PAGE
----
At the end of the Second World War, I was a youngster. My family lived in the country on the outskirts of Sussex in England.
Along with plenty of other families, we knew well what it meant to hear our tummy’s rumble with hunger. Each person had a ration book with stamps for food; those stamps represented your allowance for the week. The amount of food was meager, and had to be handled with care to make it stretch a week.
Our parents did their best; my father rented an allotment where he grew vegetables to try and fill our plates at suppertime. My mother made jam and steam puddings, anything that would fill our hollow legs. When the local farmers killed their sheep off, she would buy the scraggy ends, mostly bone, but with lots of veggies she managed to turn it into a tasty Irish-Hotpot, we really felt like nobility on the few occasions we feasted on a meal like that.
Mrs. Hill was the elderly lady who ran the small country store, if there was a Mr. Hill around, we never saw him. Mrs. Hill was a friendly person, who lived behind her shop and kept chickens in her garden. She often slipped the children a tiny piece of licorice along with a wee smile. Sometimes she would give my mother two extra eggs, this was not permitted; the government had inspectors touring the shops to check on shopkeepers. However, Mrs. Hill knew the hard times families faced and tried to help if she could, despite the fines she might be subjected too.
Christmas was a time, even when the bombs were falling, when parents tried to make the best of it for the sake of the children; as young as we were, we learned to live with fear but not to let it paralyze and totally shut out happy occasions.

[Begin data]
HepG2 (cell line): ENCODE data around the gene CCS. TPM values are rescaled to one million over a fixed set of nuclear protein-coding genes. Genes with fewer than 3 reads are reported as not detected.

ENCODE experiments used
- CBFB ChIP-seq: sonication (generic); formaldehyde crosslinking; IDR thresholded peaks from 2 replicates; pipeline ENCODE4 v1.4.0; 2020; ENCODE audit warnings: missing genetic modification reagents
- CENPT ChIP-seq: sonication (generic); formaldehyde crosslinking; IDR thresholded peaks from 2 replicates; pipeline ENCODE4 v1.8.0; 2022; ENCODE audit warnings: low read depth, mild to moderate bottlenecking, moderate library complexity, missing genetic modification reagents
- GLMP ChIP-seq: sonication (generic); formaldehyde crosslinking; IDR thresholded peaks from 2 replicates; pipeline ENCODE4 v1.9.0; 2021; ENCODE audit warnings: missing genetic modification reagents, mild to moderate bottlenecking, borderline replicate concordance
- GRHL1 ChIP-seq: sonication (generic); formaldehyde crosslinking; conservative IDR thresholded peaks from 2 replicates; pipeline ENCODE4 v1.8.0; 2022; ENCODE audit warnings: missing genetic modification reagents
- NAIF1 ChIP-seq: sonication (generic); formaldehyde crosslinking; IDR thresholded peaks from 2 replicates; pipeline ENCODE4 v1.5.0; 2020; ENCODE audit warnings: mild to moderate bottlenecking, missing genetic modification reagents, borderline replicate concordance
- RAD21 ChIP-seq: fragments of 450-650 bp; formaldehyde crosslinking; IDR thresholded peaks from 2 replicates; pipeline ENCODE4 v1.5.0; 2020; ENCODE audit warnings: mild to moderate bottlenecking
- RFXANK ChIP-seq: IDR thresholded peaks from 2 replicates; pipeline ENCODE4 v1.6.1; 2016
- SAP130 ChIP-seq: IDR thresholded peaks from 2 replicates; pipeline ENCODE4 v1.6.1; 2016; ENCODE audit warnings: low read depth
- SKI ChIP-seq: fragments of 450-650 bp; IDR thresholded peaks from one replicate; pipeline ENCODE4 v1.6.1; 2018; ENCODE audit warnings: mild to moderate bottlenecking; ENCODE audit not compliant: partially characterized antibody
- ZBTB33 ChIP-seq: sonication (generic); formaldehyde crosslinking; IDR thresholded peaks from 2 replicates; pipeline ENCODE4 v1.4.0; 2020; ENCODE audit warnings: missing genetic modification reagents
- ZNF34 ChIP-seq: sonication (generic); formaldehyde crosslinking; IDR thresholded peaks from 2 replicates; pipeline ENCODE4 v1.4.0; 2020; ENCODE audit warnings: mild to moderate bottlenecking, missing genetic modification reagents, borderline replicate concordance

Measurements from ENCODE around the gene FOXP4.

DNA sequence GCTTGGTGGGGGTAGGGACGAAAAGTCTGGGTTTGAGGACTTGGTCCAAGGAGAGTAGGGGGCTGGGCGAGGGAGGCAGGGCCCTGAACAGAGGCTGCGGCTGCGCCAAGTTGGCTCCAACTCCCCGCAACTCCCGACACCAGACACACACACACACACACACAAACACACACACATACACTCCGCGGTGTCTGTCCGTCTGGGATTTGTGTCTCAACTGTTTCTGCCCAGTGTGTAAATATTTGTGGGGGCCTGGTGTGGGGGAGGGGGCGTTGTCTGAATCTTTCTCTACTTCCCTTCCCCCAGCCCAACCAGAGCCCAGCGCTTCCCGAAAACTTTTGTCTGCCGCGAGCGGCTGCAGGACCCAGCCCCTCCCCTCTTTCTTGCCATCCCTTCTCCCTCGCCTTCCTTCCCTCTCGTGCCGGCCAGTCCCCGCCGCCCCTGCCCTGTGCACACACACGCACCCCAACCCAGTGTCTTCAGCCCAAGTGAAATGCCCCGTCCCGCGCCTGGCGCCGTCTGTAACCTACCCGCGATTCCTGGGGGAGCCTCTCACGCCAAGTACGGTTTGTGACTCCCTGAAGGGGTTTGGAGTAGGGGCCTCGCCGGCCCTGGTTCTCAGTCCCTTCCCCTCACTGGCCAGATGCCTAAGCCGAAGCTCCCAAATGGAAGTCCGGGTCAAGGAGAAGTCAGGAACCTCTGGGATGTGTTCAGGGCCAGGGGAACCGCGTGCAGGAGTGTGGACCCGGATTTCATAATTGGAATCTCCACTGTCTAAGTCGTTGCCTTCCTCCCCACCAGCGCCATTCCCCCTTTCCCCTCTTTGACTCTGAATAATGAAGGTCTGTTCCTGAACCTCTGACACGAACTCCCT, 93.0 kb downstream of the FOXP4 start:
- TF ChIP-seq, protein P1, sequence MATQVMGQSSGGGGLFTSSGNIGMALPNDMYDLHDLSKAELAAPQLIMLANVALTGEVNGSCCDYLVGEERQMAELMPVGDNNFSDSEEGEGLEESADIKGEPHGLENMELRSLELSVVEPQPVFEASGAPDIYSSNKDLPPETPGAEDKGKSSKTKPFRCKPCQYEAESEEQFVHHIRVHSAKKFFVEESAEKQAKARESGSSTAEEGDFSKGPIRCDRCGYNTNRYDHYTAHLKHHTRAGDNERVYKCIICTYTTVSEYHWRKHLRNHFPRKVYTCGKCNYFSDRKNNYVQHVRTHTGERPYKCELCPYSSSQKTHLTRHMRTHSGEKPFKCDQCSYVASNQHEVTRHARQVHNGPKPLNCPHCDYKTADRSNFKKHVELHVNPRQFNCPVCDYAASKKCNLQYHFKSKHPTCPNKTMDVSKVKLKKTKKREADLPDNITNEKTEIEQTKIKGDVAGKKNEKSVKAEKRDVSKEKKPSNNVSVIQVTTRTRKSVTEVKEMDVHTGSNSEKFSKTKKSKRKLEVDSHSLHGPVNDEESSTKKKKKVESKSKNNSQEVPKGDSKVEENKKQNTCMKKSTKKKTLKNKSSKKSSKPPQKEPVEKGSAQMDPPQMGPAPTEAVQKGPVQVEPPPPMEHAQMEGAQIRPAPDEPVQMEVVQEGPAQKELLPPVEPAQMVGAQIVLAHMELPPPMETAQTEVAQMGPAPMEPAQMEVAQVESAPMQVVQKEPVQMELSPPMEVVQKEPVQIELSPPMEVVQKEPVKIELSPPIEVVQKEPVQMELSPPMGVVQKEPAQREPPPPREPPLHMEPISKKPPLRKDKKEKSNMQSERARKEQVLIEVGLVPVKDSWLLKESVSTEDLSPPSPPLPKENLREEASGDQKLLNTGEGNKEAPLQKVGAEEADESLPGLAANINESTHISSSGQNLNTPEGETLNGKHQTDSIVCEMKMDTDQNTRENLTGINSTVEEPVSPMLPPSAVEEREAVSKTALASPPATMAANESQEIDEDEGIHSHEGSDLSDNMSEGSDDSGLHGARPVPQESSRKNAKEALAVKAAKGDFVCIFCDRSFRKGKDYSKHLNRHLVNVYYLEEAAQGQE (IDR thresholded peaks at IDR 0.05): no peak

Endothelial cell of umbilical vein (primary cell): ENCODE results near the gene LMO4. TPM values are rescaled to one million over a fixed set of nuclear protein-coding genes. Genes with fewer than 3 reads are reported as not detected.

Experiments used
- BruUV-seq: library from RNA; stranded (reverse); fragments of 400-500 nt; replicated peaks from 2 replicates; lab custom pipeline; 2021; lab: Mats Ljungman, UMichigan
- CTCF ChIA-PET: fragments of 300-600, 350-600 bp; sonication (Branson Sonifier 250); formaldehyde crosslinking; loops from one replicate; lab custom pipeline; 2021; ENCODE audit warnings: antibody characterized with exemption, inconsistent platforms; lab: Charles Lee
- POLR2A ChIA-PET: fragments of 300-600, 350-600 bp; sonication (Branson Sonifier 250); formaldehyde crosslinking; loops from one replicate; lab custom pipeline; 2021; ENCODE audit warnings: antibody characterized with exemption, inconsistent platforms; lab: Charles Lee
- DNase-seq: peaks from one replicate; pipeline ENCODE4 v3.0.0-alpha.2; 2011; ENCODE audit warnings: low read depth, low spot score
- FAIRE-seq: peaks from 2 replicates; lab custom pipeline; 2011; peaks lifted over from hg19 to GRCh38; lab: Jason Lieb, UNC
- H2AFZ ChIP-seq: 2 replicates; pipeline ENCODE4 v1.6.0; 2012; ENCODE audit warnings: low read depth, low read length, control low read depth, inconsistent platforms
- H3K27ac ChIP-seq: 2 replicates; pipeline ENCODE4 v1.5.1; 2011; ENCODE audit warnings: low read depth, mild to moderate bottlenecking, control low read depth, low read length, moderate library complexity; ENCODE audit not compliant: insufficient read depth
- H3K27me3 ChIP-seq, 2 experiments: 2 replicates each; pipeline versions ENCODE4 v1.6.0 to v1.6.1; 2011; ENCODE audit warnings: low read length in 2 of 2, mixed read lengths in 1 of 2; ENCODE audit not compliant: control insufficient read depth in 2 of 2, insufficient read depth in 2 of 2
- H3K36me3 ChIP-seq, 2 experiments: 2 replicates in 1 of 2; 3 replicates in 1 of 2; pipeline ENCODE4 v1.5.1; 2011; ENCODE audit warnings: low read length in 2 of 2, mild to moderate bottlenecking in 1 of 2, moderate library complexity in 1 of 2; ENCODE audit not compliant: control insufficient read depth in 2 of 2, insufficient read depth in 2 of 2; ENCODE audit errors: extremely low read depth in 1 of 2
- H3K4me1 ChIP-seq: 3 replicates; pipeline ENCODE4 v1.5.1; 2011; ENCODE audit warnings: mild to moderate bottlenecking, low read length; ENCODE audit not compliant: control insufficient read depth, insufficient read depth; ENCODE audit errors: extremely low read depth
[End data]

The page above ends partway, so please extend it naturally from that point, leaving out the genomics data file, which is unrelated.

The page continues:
About three weeks before Christmas, my dad would dress me up warmly, and with his old saw strapped to his bike, plonk me on the cross bar and off we would go up the road. A Christmas tree was our target, I don’t know who owned the woodland, some duke or earl maybe, but no one seemed to mind in those perilous days, the neighbourhood was poor, and we helped one another as best we could.
That night my mother would gather us around the little tree and decorate it with the few bobbles she saved from year to year: three red bells, four gold trumpets and two silver deer, white cotton wool in thin shreds covered the tree which was supposed to represent snow, with a wee silver angel sitting on the top branch. No twinkling lights on our tree – we did not have electricity then, only gas, but the bubbles shone nevertheless from the reflections of the flames in our fireplace. Not much was available at the latter part of the war – special goodies like chocolates and fruit, we dreamed of, but no one had money to buy them, even if they were accessible.
Our Christmas stockings always had a few nuts in the toe; followed by a Mandarin orange and maybe a small toy for my brother, a tiny dolly or puzzle for my sister and me. I can’t ever remember having a turkey dinner, but one year, Mrs. Hill dropped off one of her old chickens that had just died and my mother cooked it anyway. It was the best Christmas dinner ever, and dear old Mrs. Hill tucked in along with us, a memory to treasure for a lifetime.
Happy Christmas to all.
Margaret J. Jestico